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Volume 16, Issue 48 - November 27 - December 3, 2008
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Wintertime Fishing

Rockfish and white perch and pickerel — oh my!

Though the winds continue to blow and the temperatures keep dropping, this year’s winter fishery promises to be one of the best ever. The 2008 rockfish season, extended until December 31 under a recent ruling by the Atlantic States Marine Fisheries Commission, has already proven unusually productive for anglers managing to get out on the water in the prevailing weather.

There are a number of ways to get in on cold-weather angling, but staying warm while doing it is one prerequisite. That means good foul-weather gear that includes waterproof clothing, both coats and pants, and insulated layers underneath. This is not just a matter of comfort: Getting cold and wet can be quickly fatal this time of year. Warm footwear is also critical. Freezing feet can spoil an otherwise pleasant day of wintertime angling.

Now That You’re Dressed

The most popular method of rock fishing during the late season is trolling large lures. Umbrella rigs, parachutes, tandem-rigged bucktails, big spoons or large surgical hose are sure to attract trophy-sized fish. With most of the smaller baitfish gone from the upper reaches of the Bay, wintering rockfish are keying on big menhaden, perch and eels. Imitating these is the surest path to a trophy-sized hook-up.

Light-tackle striper fishermen can also get a piece of the rockfish action this time of year. Live lining, which was at its best throughout the earlier summer months, is becoming effective once again. Dropping live eels near fish-holding structure like the Bay Bridge, or near channel edges where wintering rock are schooled, is deadly. White perch are also good bets for live-lining, and smaller perch will be quickly gobbled up when dropped on a hungry group of cold-weather stripers

Fish Are Biting

But the weather is uncomfortably cold. These low temperatures and the brisk winds have been keeping all but the larger fishing craft in port. However, anglers who are managing to get out are finding trophy-sized rockfish that are willing to eat. If the weather breaks soon — and it is bound to: this is Maryland — look for some incredibly good angling opportunities throughout the Bay and its tributaries.

Low water temperatures do cause one difficulty however; striped bass metabolism slows down as the mercury drops. Whatever speed you trolled or otherwise moved your baits during the summer, slow it down for wintertime fishing. Slow it way down. The fish are not eating as often as they were during warmer weather, so more patience must be exercised waiting for the bite.

These considerations go for white perch fishing as well. The wintertime will find many large perch, often called blackbacks, gathering in the deeper holes of the rivers and the Bay. These tasty rascals will be thick with winter fat and holding in tight schools, so when you do locate a fish there will be more close by.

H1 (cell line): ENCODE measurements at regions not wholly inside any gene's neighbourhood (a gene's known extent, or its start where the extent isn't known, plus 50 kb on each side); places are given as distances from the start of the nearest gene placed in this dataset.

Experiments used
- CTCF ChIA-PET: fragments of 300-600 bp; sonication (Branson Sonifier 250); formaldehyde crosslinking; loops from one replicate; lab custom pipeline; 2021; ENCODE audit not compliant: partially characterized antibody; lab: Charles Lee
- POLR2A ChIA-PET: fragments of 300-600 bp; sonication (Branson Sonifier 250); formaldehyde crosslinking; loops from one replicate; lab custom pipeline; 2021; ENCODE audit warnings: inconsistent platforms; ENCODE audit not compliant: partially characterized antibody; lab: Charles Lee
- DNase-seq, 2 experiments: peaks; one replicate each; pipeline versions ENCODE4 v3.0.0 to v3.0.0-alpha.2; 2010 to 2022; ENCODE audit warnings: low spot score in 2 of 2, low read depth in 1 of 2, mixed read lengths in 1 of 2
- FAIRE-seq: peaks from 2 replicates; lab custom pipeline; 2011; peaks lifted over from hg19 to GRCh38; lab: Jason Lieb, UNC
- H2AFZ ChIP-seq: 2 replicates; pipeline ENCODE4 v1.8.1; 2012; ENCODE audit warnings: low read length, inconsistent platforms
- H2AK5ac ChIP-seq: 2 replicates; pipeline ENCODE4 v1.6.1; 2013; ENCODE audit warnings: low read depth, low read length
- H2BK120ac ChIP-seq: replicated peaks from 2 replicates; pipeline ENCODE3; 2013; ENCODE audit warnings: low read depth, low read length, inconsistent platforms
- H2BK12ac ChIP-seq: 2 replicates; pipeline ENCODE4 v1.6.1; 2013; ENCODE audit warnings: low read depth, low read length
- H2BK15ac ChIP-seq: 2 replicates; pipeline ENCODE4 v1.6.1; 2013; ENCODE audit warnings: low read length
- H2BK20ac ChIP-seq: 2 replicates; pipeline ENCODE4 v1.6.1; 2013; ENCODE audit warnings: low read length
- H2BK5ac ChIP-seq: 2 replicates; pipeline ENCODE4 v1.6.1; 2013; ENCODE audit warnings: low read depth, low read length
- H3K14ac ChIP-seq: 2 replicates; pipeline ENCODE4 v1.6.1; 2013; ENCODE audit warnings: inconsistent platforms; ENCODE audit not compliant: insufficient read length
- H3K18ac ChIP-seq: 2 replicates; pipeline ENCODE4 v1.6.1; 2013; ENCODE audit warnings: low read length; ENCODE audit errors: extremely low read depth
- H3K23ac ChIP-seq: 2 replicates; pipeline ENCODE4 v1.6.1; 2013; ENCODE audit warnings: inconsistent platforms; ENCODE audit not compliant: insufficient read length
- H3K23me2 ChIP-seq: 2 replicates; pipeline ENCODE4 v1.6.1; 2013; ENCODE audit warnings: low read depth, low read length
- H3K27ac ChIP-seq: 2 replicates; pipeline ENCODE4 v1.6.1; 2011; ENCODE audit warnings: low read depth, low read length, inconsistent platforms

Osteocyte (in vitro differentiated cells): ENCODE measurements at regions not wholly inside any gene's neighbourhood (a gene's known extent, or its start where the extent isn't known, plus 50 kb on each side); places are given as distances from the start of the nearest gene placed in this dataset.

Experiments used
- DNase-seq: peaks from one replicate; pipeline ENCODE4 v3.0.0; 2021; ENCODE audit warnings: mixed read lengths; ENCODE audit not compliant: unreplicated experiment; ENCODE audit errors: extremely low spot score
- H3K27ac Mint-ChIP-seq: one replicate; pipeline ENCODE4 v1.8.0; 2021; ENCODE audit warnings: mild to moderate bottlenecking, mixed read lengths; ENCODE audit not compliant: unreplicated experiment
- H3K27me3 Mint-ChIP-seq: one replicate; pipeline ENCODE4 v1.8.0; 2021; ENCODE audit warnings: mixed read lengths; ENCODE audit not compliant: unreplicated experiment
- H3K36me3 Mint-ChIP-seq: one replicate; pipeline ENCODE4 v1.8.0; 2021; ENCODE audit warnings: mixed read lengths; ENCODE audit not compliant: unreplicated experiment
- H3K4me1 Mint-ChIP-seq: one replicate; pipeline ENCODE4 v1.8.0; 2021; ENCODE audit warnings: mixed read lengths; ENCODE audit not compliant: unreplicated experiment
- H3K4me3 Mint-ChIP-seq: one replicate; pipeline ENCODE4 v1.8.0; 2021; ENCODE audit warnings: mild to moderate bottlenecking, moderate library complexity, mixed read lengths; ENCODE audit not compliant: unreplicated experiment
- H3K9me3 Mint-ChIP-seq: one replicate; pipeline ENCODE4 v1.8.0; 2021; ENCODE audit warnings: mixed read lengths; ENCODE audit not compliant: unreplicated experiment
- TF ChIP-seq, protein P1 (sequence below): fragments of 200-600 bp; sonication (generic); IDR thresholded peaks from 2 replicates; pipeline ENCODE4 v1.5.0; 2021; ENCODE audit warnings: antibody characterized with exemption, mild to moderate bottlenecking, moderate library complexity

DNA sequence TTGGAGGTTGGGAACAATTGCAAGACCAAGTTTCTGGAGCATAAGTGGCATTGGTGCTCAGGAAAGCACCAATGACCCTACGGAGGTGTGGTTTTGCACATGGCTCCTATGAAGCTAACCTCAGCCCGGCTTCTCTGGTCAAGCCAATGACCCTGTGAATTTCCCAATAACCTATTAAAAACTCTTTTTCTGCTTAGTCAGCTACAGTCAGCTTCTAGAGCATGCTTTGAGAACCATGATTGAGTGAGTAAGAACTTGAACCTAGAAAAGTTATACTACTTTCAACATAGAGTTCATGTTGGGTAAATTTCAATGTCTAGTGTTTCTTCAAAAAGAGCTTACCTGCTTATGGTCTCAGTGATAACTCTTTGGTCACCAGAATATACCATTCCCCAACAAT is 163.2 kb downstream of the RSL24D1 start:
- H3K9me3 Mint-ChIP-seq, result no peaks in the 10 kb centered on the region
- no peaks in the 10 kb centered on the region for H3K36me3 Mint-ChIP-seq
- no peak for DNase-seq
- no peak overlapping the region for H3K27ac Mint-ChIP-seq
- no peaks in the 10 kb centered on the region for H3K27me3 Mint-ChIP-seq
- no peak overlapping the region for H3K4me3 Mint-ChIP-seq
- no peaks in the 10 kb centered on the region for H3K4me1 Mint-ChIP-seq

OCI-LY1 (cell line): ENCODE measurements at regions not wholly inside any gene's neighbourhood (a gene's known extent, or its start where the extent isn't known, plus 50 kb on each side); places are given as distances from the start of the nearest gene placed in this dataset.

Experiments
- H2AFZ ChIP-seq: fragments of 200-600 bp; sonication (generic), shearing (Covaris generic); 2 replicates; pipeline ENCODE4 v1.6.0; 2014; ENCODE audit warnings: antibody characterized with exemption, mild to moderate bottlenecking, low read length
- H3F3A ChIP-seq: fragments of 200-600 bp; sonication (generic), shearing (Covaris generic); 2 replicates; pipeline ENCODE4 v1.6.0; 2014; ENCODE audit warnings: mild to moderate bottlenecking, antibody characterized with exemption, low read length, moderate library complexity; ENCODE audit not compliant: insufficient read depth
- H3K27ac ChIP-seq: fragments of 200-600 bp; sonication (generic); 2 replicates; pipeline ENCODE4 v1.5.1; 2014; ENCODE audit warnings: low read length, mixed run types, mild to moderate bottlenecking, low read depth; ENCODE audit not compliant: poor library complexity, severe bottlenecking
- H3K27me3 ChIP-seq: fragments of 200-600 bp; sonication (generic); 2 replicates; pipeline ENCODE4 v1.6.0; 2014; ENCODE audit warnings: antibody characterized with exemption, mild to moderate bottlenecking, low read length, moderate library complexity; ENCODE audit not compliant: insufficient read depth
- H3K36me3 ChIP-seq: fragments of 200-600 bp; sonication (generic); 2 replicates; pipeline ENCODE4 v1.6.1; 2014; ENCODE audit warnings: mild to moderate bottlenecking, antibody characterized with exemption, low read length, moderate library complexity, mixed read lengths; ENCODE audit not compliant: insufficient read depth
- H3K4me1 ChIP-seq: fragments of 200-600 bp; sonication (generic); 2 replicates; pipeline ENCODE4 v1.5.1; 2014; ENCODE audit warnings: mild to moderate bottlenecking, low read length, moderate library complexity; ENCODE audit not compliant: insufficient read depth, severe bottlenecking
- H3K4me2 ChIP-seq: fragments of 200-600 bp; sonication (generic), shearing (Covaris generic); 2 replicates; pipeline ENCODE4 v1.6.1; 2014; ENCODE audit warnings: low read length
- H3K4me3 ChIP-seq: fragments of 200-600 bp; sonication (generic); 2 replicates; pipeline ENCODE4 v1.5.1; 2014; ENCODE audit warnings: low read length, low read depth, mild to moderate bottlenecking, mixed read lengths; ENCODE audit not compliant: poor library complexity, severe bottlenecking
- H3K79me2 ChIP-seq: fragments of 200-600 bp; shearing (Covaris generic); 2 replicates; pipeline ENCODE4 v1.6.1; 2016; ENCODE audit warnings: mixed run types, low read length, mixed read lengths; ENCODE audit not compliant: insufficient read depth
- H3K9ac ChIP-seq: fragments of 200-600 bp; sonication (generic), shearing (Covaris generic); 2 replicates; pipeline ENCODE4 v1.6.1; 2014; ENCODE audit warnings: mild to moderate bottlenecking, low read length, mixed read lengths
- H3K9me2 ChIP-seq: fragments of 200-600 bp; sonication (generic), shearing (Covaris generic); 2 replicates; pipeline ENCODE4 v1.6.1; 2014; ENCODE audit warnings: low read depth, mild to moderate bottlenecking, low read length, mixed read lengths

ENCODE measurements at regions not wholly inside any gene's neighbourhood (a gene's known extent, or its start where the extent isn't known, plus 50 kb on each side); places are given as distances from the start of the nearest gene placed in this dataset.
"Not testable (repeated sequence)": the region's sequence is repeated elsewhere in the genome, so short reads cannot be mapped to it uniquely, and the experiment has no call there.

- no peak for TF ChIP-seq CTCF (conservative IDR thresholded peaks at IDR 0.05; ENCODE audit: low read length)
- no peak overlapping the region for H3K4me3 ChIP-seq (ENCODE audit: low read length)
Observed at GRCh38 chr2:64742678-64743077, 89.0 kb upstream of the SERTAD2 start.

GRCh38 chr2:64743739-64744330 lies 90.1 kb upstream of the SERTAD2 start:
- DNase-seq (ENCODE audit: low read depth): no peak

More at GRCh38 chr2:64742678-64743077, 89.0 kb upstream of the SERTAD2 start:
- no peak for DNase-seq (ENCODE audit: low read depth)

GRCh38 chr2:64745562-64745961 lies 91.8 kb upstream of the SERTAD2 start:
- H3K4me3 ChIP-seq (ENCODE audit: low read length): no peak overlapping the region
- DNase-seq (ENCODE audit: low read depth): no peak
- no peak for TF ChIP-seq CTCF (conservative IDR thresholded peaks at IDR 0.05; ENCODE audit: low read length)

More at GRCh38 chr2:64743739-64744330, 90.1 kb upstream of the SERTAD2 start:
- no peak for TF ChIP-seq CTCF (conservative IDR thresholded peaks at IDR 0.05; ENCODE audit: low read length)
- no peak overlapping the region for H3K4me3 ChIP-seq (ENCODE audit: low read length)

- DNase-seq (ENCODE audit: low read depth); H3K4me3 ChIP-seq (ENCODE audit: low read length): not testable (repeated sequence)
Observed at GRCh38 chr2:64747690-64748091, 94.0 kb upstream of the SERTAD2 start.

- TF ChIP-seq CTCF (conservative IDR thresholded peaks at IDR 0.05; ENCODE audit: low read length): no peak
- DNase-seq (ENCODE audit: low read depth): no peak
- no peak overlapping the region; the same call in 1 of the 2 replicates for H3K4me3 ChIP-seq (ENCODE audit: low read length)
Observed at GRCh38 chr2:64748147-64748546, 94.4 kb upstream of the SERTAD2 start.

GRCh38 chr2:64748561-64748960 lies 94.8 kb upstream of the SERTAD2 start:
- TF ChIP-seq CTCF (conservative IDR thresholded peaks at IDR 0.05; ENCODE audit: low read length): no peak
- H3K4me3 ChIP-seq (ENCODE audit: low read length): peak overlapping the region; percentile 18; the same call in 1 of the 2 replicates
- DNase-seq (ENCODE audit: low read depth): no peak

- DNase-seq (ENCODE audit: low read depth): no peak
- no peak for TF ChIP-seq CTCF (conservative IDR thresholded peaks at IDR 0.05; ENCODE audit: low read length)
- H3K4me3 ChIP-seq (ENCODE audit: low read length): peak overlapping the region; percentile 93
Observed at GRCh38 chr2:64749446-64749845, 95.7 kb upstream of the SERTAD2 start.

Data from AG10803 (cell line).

The white perch season is open year round, and in cold weather bloodworms and bull minnows right on the bottom are the surest approach to filling a cooler. But if you like, jigging small shad darts or bright spoons down deep will trick many into biting as well. Be patient and use a slow hand; the whities have become more lethargic with the cold just like the rockfish.

One particular game fish, however, seems to be enlivened by lower temperatures. It’s the chain pickerel, and Maryland has more than its share of this handsome fish. Called chained lightning by many in its fan club, the pickerel is a cold-water demon.

Pickerel can be located in our fresh water impoundments and in the upper reaches of nearly all Bay estuaries. Pickerel prefer lurking near structures such as piers, downed trees, old docks, pilings or even a floating raft of leaves. These toothy devils are always waiting in ambush for some unsuspecting baitfish. One of the better producers is a simple shad dart tipped with a bull minnow rigged under a bobber to keep the bait up off of the bottom.

Anglers who insist on using artificials will be happy employing a Number 4 Mepps dressed with squirrel tail. It’s prime medicine for cruising jackfish. Another approach, and one of my favorites, is a small spoon, such as a number 12 Tony, tipped with a lip-hooked bull minnow, cast and slowly retrieved near any structure that looks like it could harbor these cold-water barracudas.

Any of these three wild species of the Tidewater will provide cold-weather entertainment for the angler who can’t bear to sit at home for the next four long months.

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